HomeLocal NewsCabinet tackles voter registration chaos

Cabinet tackles voter registration chaos

VOTER registration, now a standing cabinet agenda item, once again dominated the government policy-making body meeting this week, resulting in Justice Minister Patrick Chinamsa, Zimbabwe Electoral Commission (Zec) chairperson Rita Makarau, and Registrar General (RG) Tobaiwa Mudede being instructed to meet to deal with the issue threatening to throw the electoral process into chaos.

Report by Brian Chitemba

Chinamasa, Mudede and Makarau were expected to meet yesterday to find ways of smoothening voter registration which is increasingly becoming a contentious issue ahead of crucial general elections.

The meeting was expected to take stock of all the problems which affected the mobile voter registration exercise, discuss ways of how “aliens” will get documents to enable them to register as voters as provided for by the new constitution and look at plans to establish schools as registration centres where headmasters will become commissioners of oath to allow all Zimbabweans to be able to register.

Government is going to publish a consolidated plan of how voter registration is going to unfold.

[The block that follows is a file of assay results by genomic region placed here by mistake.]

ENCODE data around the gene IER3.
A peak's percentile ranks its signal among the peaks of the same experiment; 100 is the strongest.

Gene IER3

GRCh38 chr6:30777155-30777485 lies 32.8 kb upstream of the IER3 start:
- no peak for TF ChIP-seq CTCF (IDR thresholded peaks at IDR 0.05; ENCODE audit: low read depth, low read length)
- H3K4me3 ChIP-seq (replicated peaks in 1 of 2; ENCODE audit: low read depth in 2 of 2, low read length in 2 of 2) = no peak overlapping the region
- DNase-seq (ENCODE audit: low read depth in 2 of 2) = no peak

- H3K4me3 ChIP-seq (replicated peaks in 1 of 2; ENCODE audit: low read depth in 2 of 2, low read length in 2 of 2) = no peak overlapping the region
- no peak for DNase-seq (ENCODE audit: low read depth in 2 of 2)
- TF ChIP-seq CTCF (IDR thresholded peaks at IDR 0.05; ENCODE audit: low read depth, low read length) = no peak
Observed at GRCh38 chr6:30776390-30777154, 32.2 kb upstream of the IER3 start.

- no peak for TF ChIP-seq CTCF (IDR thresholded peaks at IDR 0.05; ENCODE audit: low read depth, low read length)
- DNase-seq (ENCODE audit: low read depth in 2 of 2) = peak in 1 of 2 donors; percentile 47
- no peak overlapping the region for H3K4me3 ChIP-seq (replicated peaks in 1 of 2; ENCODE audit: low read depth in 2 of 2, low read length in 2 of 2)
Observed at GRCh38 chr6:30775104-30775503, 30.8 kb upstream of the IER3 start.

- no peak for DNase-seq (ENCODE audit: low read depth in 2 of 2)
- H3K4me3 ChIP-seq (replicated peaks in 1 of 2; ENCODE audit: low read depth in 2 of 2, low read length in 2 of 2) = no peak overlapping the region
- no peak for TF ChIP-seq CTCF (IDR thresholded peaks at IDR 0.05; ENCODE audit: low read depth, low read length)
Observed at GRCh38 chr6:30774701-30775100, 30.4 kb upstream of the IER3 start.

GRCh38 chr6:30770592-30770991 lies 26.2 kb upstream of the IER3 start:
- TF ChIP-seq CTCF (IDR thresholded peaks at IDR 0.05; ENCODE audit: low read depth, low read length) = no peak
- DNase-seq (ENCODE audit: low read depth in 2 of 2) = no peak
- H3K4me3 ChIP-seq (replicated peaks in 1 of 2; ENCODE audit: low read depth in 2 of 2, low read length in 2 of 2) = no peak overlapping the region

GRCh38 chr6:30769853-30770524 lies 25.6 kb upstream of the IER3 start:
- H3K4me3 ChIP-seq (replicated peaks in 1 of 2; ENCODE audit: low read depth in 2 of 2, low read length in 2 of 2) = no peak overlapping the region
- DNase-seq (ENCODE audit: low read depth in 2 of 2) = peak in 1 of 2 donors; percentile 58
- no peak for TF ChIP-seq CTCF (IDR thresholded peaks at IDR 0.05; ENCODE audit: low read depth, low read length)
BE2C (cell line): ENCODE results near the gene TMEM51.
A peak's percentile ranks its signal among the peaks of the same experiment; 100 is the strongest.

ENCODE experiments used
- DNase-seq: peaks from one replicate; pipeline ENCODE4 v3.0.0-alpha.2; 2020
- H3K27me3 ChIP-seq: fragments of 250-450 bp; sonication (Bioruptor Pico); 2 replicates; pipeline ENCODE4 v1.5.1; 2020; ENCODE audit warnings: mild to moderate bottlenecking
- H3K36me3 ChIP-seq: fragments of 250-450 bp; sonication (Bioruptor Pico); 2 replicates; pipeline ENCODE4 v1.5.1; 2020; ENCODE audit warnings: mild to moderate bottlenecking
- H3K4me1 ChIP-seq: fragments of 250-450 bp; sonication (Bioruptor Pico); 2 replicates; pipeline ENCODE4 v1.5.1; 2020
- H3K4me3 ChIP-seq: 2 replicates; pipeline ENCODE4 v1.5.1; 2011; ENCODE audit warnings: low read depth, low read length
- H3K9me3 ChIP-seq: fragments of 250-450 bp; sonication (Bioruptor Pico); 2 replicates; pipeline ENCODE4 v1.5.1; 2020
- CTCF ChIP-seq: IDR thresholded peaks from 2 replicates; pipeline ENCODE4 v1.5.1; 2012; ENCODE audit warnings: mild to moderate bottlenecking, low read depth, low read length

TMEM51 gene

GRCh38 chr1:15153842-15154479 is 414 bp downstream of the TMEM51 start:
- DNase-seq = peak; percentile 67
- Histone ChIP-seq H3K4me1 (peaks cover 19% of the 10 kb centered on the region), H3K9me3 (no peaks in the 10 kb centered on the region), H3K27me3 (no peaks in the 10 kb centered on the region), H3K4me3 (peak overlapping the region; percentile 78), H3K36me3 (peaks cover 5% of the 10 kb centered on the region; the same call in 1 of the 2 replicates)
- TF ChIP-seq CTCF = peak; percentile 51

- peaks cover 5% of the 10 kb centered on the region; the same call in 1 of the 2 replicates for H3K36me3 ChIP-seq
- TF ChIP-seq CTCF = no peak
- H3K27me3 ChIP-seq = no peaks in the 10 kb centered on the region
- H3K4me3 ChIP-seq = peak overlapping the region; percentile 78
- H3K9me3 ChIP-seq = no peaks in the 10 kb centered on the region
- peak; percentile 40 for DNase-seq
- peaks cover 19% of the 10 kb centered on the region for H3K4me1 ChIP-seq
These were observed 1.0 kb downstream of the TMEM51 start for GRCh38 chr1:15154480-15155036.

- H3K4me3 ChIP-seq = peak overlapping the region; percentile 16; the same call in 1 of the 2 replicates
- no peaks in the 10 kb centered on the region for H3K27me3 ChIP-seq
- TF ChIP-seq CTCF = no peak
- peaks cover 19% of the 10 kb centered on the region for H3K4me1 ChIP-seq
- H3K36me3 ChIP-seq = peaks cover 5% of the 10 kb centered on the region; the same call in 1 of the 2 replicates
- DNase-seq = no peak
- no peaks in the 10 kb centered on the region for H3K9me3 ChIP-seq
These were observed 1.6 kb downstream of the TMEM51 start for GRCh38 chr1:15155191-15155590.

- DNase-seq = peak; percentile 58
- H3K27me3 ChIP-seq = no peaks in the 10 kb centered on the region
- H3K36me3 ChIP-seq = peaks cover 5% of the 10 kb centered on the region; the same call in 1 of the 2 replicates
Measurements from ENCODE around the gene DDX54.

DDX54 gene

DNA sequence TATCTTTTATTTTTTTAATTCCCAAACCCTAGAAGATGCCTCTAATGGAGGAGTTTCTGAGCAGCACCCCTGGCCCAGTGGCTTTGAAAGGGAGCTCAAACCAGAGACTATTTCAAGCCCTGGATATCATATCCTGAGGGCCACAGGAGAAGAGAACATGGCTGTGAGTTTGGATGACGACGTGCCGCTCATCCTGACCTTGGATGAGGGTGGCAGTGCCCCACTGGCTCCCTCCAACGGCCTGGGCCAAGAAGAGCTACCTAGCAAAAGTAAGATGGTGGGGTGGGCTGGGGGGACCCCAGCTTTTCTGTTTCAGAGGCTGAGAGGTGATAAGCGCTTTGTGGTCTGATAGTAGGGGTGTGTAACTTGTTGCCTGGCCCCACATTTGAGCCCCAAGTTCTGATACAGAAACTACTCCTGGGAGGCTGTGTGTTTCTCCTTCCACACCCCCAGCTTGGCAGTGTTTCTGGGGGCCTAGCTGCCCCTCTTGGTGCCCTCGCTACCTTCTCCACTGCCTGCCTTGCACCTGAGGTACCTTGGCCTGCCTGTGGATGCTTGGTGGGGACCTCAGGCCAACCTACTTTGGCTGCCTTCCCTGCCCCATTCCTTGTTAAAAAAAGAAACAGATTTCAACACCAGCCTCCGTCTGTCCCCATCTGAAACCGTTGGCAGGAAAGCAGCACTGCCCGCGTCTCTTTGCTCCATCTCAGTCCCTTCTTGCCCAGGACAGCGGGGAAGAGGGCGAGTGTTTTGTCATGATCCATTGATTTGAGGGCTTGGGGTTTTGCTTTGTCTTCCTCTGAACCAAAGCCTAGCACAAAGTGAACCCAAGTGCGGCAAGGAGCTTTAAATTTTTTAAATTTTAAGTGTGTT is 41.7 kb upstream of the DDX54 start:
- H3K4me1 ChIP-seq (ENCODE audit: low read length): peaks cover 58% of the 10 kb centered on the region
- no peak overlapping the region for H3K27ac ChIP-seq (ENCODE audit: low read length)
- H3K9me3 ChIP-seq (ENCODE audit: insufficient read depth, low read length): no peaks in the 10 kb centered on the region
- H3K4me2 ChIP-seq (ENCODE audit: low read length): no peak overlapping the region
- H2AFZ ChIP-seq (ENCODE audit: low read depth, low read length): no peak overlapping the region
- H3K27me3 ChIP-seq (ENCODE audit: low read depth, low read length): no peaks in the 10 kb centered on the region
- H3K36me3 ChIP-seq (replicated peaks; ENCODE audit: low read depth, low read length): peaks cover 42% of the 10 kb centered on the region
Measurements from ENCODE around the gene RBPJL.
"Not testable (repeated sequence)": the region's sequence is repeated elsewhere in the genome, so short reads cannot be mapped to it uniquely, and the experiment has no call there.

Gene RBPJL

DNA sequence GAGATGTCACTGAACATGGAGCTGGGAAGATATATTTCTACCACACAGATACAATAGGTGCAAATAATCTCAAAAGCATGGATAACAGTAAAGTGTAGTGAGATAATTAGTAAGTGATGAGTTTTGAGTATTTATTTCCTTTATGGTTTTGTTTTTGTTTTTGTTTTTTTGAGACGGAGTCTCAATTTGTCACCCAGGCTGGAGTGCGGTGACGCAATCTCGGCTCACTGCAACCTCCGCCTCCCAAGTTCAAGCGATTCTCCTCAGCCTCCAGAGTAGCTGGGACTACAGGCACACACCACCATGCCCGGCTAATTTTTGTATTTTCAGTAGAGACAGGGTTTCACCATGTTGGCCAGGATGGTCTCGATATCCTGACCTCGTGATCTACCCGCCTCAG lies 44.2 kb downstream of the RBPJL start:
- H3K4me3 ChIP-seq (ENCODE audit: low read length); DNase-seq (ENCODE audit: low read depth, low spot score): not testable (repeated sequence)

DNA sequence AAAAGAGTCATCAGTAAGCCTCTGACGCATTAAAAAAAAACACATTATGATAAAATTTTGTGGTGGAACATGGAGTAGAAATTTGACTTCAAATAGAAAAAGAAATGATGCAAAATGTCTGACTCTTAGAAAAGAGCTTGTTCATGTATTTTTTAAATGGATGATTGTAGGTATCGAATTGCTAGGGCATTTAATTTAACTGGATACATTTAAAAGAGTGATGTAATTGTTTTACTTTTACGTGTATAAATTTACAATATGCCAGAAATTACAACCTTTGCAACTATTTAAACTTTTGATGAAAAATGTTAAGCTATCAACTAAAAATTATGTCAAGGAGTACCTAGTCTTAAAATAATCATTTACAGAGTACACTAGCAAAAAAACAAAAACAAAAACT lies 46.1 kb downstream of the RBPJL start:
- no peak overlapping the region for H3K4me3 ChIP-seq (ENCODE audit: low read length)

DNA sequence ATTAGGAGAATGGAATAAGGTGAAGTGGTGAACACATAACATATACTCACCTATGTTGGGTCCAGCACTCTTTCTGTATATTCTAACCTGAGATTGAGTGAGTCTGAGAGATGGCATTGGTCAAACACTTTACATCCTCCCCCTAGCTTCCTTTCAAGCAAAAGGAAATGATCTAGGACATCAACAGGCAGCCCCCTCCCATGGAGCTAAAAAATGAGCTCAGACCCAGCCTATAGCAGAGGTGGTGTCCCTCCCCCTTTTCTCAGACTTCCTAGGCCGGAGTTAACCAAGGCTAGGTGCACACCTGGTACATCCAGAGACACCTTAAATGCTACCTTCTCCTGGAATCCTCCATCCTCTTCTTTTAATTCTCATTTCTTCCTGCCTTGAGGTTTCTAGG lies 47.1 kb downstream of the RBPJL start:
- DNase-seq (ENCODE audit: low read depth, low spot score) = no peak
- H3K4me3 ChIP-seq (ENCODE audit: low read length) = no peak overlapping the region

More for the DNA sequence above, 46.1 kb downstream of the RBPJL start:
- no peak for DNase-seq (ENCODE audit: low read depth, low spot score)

This comes ahead of the 30-day mandatory voter registration starting on Monday after Finance minister Tendai Biti announced he has secured US$25 million for the exercise.

Voter registration has always been a big challenge in previous elections, leading to Zanu PF being accused of using a shambolic voters’ roll to rig elections.

Home Affairs co-Minister, Theresa Makone, recently reported to cabinet that ordinary Zimbabweans were failing to register due to a number of bottlenecks resulting in RG’s office being directed to replace lost identity documents for all Zimbabweans free of charge until the last day of voter registration.

“Aliens” were recently cleared to get identity cards so that they can register as voters, but despite the cabinet directive many people still found it difficult to register and acquire documents with registry officials being strict on issues such as proof of residence, among other stringent demands.

The word “alien”, stamped on the minority’s identity, refers to anyone who does not belong in the environment in which they are found or a person who comes from a foreign country and does not owe allegiance to the country he or she is in.

An electoral democracy lobby non-governmental organisation, Election Resource Centre (ERC), says many people were still disenfranchised due to the chaotic voter registration exercise.

ERC says the previous mobile registration process lacked awareness around when and where the registration process was to take place. Voter awareness was devoid of the intricate details relating to what type of services were rendered by the mobile teams.

This resulted in a number of potential voters being turned away because they would have visited the centres seeking to recover lost birth certificates instead registering to vote.